If the root mean square error *RMSE* for the two functions *f*_{1}*(t)* and *f*_{2}*(t)* is compared, is clear that the error is zero for *ω*_{2} = 2, and one else where. No matter how close the value of ω_{2} is, the error is there, except for *ω*_{2} = 2. Then, if ω_{2} is not the exact value then sooner or later the approximation will reach the maximum RMSE, and will come up with errors as bad as any other approximation. A derived result from figure 4.a is that the period of the combination *f*_{1}*(t)* and *f*_{2}*(t) *has a period that last about 10^{4} seconds, and its value is two only when ω_{2} is exactly equal to 2. Even thought good approximations will remain good for more time than coarser approximations. Figure 4.c shows a window for the prediction, which is useful to define how long the approximation will be under certain RMSE, for example, in figure 4.c. that RMSE is 0,2 and the correspondent time is 493 s. Every approximation later than 493 s has RMSE bigger than 0,2.

**4. Approximation of The fundamental frequency**

The problem about approximating the fundamental frequency or its multiples using the Fourier Neural Network is that regardless of how close the estimation is the prediction gets worse and worse as the time goes. The next analysis has as a goal to answer why the learning algorithm, in this case backpropagation, causes that error. The answer is that the problem is precisely to minimize the RMSE, as shown in figure 5. To understand the problem let suppose that the data set has only two points *t* = 0 and *t* = 2*π*, and both are equal to one, because they come up from a square function with period 2*π* and amplitude equal to one. The analysis stars with the approximation given by only one harmonic, the fundamental frequency. The minimization of the RMSE is equivalent to find the sinusoidal that minimizes the distance between the data points and the harmonic.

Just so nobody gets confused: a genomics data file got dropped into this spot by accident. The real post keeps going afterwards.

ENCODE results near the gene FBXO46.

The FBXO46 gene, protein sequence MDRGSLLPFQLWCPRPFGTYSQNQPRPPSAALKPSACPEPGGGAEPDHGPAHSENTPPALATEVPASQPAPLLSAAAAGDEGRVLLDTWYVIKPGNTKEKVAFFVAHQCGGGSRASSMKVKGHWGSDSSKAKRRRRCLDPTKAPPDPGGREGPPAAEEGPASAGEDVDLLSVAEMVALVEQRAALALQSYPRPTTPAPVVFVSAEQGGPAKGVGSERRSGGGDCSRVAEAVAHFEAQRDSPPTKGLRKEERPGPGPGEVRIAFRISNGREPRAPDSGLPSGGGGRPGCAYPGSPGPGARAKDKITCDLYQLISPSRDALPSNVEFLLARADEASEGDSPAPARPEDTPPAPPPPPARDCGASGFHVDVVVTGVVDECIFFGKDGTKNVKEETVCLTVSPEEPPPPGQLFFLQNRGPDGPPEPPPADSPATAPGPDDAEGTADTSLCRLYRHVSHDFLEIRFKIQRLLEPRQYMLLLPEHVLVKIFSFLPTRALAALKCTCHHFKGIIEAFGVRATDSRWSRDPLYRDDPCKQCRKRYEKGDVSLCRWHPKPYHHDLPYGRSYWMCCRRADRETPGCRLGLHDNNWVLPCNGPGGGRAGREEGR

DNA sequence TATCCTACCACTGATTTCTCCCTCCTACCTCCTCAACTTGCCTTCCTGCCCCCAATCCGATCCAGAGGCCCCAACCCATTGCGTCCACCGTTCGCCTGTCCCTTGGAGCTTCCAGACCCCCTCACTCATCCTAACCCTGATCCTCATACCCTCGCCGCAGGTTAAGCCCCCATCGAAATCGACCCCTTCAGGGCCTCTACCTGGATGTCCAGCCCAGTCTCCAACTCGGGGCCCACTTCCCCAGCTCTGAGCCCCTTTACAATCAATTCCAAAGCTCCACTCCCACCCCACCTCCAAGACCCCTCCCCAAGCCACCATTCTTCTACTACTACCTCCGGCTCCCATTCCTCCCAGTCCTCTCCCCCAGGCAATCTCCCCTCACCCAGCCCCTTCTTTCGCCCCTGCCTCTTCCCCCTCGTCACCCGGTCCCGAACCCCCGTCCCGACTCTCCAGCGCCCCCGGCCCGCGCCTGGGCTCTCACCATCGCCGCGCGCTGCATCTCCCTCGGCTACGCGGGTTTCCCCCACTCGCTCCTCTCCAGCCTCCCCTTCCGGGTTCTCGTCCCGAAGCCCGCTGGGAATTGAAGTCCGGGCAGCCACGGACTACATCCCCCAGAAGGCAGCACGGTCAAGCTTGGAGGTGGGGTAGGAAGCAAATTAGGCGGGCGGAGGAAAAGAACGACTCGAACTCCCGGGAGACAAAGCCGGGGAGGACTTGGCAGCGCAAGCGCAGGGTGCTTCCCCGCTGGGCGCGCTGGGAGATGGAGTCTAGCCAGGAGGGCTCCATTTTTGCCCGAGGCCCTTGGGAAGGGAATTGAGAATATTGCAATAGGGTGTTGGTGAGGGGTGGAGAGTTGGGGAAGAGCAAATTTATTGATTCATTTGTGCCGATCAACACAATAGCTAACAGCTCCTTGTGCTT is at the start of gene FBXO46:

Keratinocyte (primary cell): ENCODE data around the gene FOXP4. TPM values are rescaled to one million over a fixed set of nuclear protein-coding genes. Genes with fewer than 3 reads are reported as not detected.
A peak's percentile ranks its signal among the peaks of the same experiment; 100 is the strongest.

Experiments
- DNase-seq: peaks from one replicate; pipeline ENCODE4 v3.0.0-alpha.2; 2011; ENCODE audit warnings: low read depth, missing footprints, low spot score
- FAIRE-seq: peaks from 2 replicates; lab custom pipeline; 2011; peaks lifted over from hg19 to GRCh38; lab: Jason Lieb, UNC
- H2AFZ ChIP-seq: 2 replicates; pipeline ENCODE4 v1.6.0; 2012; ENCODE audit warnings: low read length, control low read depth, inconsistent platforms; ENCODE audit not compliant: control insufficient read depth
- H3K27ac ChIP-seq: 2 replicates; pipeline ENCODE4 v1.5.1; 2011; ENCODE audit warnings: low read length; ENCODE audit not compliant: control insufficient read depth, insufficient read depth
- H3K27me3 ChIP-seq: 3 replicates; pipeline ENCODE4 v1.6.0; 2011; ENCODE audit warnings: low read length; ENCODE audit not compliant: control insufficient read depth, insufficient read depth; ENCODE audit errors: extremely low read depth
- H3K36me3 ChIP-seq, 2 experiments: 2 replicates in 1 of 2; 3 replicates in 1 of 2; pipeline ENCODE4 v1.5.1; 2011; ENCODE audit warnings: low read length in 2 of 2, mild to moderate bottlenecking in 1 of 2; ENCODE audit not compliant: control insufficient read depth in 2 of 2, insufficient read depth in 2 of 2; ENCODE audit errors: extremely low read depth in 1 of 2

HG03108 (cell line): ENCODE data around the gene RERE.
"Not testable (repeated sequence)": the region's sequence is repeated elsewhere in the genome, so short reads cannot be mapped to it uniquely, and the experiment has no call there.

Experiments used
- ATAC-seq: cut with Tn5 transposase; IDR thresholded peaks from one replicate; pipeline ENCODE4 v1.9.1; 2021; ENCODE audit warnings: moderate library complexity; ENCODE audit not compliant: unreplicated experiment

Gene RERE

The first observation coming out from the result in figure 5 is that it is not possible to fix the error at zero, due to the difference in value between the approximation and the data at *t* = 0; and that difference happens regardless of the number of data points in the sampling. The second observation is about the frequency that minimizes the error: that frequency is different than the true frequency, regardless of the number of data points, and it happens even if the sampling contains the true period. That is because backpropagation minimizes the RMSE, then no matter how finer the sampling is the true frequency will not ever be reached, as shown by an asterisk in figure 5. For the next experiment the data set has a sampling rate of one data point per period across 64 periods, as it is shown in figure 6.

The good news about using more data is that the minimum gets closer to the true frequency value, so the minimization of the RMSE will get a better approximation if the data length is increased. Another characteristic is that the sampling does not need to match the true period, as shown in figure 7. The value 0,9 in figure 7 means than the sampling has been taken every 0,9 periods. The frequency that minimize the RMSE using just a couple of data points is within 10 % above and under the true value, in addition, as the quantity of data increases the maximum error shrinks, and makes the estimation closer to the true frequency. All the curves tend to 1 *rad/s* as the number of data points grows, it is the true frequency.